The American cigar community continues its revolt against the FDA’s overreaching regulations. Michael Felberbaum explains for the Associated Press today what the regulations will likely look like:
“If it’s anything like the FDA’s regulation of cigarettes and smokeless tobacco, that could mean banning certain flavors, requiring new health warnings, limiting the sizes and shapes of cigars, or imposing restrictions for marketing, advertising and retail sales. Cigars also may be restricted from being sold separately and the agency also could limit the amount of nicotine in the products.”
He goes on to describe the effect on the cigar industry in the United States.
“The premium cigar industry argues any number of the potential restrictions could hurt both cigar makers and specialty tobacco stores, whose products make up only a small fraction of tobacco sales, don’t pose the same concerns as cigarettes, and the range of sizes and shapes of cigars makes across-the-board standards almost impossible.”
“Cass and Spann have joined with others in the cigar industry to seek a change in Congress to protect premium hand-rolled cigars from FDA regulation and save 85,000 small business jobs around the country. Resolutions in both the House and the Senate remain in committee.
In the House, the resolution sponsored by U.S. Rep. Bill Posey, a Republican from Florida — home to many of the nation’s premium cigar makers — has gained more than 200 co-sponsors. The Senate resolution, sponsored by Democratic U.S. Sen. Bill Nelson, also from Florida, has more than 10 co-sponsors.”
A photo is worth a thousands words. The photo below of a WWI vet is no different, though you might say it is worth a thousand cigars as well. The following is a post that dropped in the LA Times on November 7th, 2012. The article is basically a redux of an earlier article published all the way back in 1988.
You can find the full article here, and can read some highlights below. Props and thanks to Scott Harrison for writing it.
Sept. 13, 1988: Martin De Young, 100, says his greatest pleasure in life is smoking a cigar. De Young, a resident of the Veterans Home of California in Yountville, says he cut down to three a day, one after each meal.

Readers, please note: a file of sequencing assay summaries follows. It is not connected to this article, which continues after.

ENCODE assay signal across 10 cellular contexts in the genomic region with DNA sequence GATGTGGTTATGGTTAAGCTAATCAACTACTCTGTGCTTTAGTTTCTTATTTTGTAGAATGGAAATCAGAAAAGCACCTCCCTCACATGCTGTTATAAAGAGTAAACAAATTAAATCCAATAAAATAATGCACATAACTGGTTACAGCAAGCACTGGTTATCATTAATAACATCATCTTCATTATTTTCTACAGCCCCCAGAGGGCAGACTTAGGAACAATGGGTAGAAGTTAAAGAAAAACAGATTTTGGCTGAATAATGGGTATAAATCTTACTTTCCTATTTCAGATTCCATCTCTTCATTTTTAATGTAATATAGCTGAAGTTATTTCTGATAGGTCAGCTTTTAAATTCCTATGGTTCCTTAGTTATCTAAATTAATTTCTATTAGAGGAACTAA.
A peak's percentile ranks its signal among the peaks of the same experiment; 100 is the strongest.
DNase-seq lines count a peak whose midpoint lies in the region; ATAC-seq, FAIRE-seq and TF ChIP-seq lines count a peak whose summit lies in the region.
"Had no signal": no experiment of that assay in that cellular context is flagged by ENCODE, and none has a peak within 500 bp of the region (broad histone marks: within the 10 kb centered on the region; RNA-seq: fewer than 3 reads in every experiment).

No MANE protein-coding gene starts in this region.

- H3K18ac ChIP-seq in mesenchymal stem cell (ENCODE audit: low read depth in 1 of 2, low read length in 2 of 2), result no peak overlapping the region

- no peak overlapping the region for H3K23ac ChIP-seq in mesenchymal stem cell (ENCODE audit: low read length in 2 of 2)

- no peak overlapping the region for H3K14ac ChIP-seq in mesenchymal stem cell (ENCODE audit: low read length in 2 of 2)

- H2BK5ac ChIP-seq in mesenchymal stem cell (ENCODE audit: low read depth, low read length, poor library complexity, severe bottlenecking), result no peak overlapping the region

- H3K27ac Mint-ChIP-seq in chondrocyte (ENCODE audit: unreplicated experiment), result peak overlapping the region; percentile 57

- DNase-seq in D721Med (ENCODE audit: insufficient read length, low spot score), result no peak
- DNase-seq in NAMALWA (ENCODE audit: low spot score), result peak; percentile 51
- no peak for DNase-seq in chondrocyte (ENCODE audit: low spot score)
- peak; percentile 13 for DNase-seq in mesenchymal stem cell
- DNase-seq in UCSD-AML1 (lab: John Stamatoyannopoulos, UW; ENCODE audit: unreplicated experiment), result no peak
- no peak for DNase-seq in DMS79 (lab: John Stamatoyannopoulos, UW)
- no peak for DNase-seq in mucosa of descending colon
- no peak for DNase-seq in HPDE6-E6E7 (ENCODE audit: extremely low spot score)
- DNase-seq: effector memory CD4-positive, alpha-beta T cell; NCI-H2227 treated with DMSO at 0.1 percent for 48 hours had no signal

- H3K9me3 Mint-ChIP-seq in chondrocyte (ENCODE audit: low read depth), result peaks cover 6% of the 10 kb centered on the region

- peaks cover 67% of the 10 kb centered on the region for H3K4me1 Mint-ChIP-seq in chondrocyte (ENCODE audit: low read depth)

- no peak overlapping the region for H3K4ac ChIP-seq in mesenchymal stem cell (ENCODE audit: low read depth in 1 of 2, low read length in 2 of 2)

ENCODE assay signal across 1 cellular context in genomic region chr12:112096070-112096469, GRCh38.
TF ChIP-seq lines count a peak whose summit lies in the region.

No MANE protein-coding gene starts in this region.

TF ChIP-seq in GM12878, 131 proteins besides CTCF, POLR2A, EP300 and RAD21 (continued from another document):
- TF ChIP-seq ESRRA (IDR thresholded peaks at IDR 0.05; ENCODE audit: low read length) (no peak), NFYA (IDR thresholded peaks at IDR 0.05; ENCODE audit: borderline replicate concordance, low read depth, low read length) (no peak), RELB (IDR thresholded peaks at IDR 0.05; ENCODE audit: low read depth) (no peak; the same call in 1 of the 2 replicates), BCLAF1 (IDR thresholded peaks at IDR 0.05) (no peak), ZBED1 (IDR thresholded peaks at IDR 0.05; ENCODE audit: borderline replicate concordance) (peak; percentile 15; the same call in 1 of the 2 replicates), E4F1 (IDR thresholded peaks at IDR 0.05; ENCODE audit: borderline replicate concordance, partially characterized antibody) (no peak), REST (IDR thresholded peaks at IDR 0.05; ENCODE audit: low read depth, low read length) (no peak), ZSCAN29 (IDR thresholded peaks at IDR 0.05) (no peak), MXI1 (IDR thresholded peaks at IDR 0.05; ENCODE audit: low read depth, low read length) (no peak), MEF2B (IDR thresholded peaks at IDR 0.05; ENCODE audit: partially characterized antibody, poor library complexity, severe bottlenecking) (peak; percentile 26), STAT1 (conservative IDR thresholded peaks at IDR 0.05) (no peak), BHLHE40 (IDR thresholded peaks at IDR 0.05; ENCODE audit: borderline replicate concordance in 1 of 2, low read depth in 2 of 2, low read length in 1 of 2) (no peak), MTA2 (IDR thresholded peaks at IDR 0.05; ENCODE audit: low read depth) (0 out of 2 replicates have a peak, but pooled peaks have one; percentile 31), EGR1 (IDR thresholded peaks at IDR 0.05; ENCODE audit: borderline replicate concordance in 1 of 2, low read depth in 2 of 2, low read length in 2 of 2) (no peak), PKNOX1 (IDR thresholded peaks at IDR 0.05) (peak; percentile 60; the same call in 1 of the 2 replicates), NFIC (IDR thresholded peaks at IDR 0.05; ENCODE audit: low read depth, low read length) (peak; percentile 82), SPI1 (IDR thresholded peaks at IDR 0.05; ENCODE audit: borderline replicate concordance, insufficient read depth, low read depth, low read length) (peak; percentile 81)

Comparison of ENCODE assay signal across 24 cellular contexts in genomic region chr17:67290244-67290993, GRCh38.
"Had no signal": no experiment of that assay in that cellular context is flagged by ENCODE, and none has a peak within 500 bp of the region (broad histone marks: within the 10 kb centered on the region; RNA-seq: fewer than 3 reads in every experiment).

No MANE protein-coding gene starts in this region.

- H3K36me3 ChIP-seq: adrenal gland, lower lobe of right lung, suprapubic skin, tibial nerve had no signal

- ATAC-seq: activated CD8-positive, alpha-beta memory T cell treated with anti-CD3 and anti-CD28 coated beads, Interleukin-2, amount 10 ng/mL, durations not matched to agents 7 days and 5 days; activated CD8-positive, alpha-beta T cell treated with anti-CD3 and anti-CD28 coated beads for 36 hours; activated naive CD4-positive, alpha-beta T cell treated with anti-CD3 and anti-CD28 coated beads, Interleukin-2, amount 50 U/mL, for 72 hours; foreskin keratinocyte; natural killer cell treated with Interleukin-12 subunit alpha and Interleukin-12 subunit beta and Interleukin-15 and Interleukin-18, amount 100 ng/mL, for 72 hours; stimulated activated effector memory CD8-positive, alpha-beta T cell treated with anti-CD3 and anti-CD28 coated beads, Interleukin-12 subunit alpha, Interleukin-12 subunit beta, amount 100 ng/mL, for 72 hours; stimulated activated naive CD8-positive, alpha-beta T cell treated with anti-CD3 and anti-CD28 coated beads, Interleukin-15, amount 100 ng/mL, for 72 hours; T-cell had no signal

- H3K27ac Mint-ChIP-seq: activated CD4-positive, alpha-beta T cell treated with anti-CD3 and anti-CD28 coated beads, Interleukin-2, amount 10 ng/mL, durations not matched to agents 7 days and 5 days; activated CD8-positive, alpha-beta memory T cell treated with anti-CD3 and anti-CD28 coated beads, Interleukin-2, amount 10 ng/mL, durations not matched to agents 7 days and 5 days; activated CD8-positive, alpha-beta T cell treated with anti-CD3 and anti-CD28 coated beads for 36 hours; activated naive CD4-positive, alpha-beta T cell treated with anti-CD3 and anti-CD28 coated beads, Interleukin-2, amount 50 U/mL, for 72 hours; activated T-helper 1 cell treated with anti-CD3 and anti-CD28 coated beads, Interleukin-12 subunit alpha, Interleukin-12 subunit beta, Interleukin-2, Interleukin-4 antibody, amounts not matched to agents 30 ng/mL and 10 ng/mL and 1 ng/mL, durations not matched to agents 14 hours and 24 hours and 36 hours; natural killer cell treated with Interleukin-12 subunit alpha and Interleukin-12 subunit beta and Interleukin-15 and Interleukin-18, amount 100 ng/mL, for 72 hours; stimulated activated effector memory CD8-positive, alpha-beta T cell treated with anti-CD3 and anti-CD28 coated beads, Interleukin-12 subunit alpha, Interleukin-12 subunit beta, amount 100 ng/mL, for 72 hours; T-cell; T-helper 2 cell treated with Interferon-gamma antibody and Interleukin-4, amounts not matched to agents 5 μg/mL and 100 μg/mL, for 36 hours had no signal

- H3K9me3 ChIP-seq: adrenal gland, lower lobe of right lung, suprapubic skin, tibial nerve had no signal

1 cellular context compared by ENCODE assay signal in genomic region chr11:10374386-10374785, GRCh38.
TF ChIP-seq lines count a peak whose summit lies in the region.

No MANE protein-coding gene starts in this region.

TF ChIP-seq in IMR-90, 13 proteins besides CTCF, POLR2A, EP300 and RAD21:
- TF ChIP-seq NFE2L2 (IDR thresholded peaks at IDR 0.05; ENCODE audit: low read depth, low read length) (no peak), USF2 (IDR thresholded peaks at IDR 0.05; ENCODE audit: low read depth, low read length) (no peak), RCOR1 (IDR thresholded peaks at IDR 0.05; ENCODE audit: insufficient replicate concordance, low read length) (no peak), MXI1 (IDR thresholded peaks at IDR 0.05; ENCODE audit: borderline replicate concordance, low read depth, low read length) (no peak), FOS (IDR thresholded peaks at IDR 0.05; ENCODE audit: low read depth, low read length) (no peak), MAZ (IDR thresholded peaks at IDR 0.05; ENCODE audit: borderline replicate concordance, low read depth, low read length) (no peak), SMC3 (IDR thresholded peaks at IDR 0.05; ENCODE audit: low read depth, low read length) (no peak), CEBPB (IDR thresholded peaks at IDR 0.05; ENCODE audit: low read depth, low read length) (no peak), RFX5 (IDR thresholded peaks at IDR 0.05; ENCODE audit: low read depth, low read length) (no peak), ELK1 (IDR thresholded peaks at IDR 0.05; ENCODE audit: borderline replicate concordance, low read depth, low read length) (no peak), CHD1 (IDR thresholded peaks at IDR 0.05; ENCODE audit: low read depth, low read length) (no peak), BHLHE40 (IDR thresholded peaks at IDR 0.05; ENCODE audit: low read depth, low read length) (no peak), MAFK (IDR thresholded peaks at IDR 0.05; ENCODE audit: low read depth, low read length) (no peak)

Los Angeles Times columnist Charles Hillinger took the portrait of De Young, then wrote in a Nov. 25, 1988, column:
YOUNTVILLE, Calif. – The two World War I Army veterans sat side by side at the 40th annual Veterans of Foreign Wars Picnic and engaged in lively conversation.
“You got some age on me,” Martin De Young said to Homer Holmes, who turned 100 last February. De Young celebrated his 100th birthday in May.
“How come you live so long?” Holmes asked his younger friend.
“It’s the cigars,” De Young laughed, puffing away and revealing a toothless smile. “Cigars are the greatest pleasure of my life now. I smoke three White Owls a day, one after each meal.”
Asked if smoking isn’t dangerous to his health. De Young laughed and replied: “You must be kidding. I’ve been smoking cigars 85 years.”
Both men are residents of the Veterans Home of California, which houses 1,275 veterans of both world wars, the Korean conflict and Vietnam.
First off, a huge shoutout to everyone who came out to our summer smoke at Studio Square – recap here. It was a great time, and a big shout out to our friends at Hispaniola Cigars, easily some of the highest quality cigars on the market today. Also, for those of you interested in the pending FDA regulation of cigars, check out our ongoing webseries, “Cigar Wars”, which will bring you up to speed.
I want to invite all of you to our next rooftop event at The Ravel Hotel, next Wednesday (July 25). The rooftop has great seating, a bar, and features a gorgeous view. We’ll also have live cigar rolling and a DJ, which will make for a magical evening. This event is RSVP only.
On behalf of the whole FineTobaccoNYC team, David, Kelvin, Ronnie, Tim, James, and I would like to say Happy Holidays and Merry Christmas to you and yours.
2012 was a long year of cigar reviews, momentous cigar events, Cigar Wars, and new lounges in New York City. We are grateful for all of our readers, for all of the new cigar companies trying to make it, and lastly for all of our friends in this crazy industry that is in its good moments a lot like a family, and in its worst more like a cult!
Happy Holidays and Merry Christmas to you and yours!
If you’re a cigar smoker on Instagram, you’ve probably seen some of Billy Rothwell’s (@bk23xxiii) photos on your feed. He’s grown a large Instagram following by capturing an essence of luxury that is hard to find elsewhere.
I had the pleasure of meeting Billy at Davidoff Brookfield Place at an event put together by Eric of @scotchandtime. We didn’t get to chat much, but Billy struck me as a down to earth guy and someone most anyone would enjoy smoking a cigar with. At the event, he also showed off a prototype of his new ultra-luxury cigar ash tray, the W.R. Roth Avant-Garde II. Just holding it my hands was quite the experience–it felt solid and had a great look to it.